Science Junkie

Apr 16

Birds and Dinosaurs
(via xkcd) 

Birds and Dinosaurs

(via xkcd) 

thecraftychemist:

Chemical quote sources: Quote and chemical compound, background image

thecraftychemist:

Chemical quote sources: Quote and chemical compound, background image

(via sagansense)

libutron:

Sylvain azuré (Azuritis reducta) Southern White Admiral | ©Anne Sorbes (Vercors, France)
Azuritis reducta (Nymphalidae) is found in Southern Europe where it is widespread.
The brown upper of this butterfly shows blue sheen, according to the light. The wingspan is about 45 to 53 mm. It is visible in dry areas with rocks and grasses, in wet clearings and forest. Its preferred foodplant is the Honeysuckle.

libutron:

Sylvain azuré (Azuritis reducta) Southern White Admiral | ©Anne Sorbes (Vercors, France)

Azuritis reducta (Nymphalidae) is found in Southern Europe where it is widespread.

The brown upper of this butterfly shows blue sheen, according to the light. The wingspan is about 45 to 53 mm. It is visible in dry areas with rocks and grasses, in wet clearings and forest. Its preferred foodplant is the Honeysuckle.

(via dendroica)

[video]

Apr 15

The biases of pop psychologyby Vaughan Bell
I just found this great piece at Scientific American that makes a fascinating point about how pop psychology books that inform us about our biases tend not to inform us about our most important bias – the effect of making things into stories – despite the fact that they rely on it to get their message across. The piece starts by quoting economist Tyler Cowen:

“There’s the Nudge book, the Sway book, the Blink book… [they are] all about the ways in which we screw up. And there are so many ways, but what I find interesting is that none of these books identify what, to me, is the single, central, most important way we screw up, and that is, we tell ourselves too many stories, or we are too easily seduced by stories. And why don’t these books tell us that? It’s because the books themselves are all about stories. The more of these books you read, you’re learning about some of your biases, but you’re making some of your other biases essentially worse. So the books themselves are part of your cognitive bias.”
The crux of the problem, as Cowen points out, is that it’s nearly impossible to understand irrationalities without taking advantage of them. And, paradoxically, we rely on stories to understand why they can be harmful.

‘Great story!’ you might say, instantly causing a cognitive bias loop from which you might never emerge.
Source: Mind Hacks
Image by twilightstar12

The biases of pop psychology
by Vaughan Bell

I just found this great piece at Scientific American that makes a fascinating point about how pop psychology books that inform us about our biases tend not to inform us about our most important bias – the effect of making things into stories – despite the fact that they rely on it to get their message across.
The piece starts by quoting economist Tyler Cowen:

“There’s the Nudge book, the Sway book, the Blink book… [they are] all about the ways in which we screw up. And there are so many ways, but what I find interesting is that none of these books identify what, to me, is the single, central, most important way we screw up, and that is, we tell ourselves too many stories, or we are too easily seduced by stories. And why don’t these books tell us that? It’s because the books themselves are all about stories. The more of these books you read, you’re learning about some of your biases, but you’re making some of your other biases essentially worse. So the books themselves are part of your cognitive bias.”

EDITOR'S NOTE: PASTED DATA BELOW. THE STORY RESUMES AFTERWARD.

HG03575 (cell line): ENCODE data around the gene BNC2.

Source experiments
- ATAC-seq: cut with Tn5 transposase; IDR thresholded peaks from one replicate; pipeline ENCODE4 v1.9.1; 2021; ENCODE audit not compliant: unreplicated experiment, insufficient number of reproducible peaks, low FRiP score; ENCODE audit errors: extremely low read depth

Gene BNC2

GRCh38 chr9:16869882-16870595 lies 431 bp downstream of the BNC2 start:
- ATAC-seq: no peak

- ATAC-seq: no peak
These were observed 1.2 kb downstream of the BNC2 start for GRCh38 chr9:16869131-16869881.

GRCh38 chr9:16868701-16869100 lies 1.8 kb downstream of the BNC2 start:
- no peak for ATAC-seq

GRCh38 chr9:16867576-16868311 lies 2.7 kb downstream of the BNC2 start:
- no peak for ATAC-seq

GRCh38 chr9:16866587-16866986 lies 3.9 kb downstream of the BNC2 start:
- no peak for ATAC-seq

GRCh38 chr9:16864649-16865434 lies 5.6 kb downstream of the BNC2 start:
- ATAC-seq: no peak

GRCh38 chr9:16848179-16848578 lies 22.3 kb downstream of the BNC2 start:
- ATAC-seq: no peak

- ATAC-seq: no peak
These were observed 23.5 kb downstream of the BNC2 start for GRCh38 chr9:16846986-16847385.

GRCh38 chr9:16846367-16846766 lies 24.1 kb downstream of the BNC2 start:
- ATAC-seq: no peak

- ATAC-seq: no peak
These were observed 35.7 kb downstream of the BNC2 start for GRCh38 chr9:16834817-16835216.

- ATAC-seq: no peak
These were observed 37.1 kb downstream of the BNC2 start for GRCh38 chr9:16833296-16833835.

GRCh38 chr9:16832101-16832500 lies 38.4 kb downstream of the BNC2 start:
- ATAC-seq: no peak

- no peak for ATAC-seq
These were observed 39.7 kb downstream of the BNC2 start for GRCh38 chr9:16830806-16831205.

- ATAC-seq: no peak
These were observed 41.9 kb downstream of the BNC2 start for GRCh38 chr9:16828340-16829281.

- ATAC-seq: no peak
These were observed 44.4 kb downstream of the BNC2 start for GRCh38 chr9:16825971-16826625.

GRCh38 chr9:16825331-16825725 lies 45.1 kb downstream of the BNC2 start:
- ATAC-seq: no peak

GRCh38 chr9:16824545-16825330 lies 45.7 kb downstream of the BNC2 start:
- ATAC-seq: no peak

The crux of the problem, as Cowen points out, is that it’s nearly impossible to understand irrationalities without taking advantage of them. And, paradoxically, we rely on stories to understand why they can be harmful.

‘Great story!’ you might say, instantly causing a cognitive bias loop from which you might never emerge.

Source: Mind Hacks

Image by twilightstar12

Saturn: Cassini may have photographed the birth of a moon

Just when I think Saturn can’t surprise me any more: The Cassini spacecraft may have taken the birth pictures of a new moon! It may have also spotted its demise. Or maybe part of its demise. Also, it may be twins.
OK, let me explain.

Read more for Phil(BadAstronomer)Plait’s explanation.

Saturn: Cassini may have photographed the birth of a moon

Just when I think Saturn can’t surprise me any more: The Cassini spacecraft may have taken the birth pictures of a new moon! It may have also spotted its demise. Or maybe part of its demise. Also, it may be twins.

OK, let me explain.

Read more for Phil(BadAstronomer)Plait’s explanation.

Apr 14

Believe it or not, these four squares move at the same constant speed

Believe it or not, these four squares move at the same constant speed

post-mitotic:

ovarian blood river
actually it’s an endothelium-lined lumen of a blood vessel
but it looks like a river
colored SEM
credit: Steve Schmeissner

post-mitotic:

ovarian blood river

actually it’s an endothelium-lined lumen of a blood vessel

but it looks like a river

colored SEM

credit: Steve Schmeissner

[video]

[video]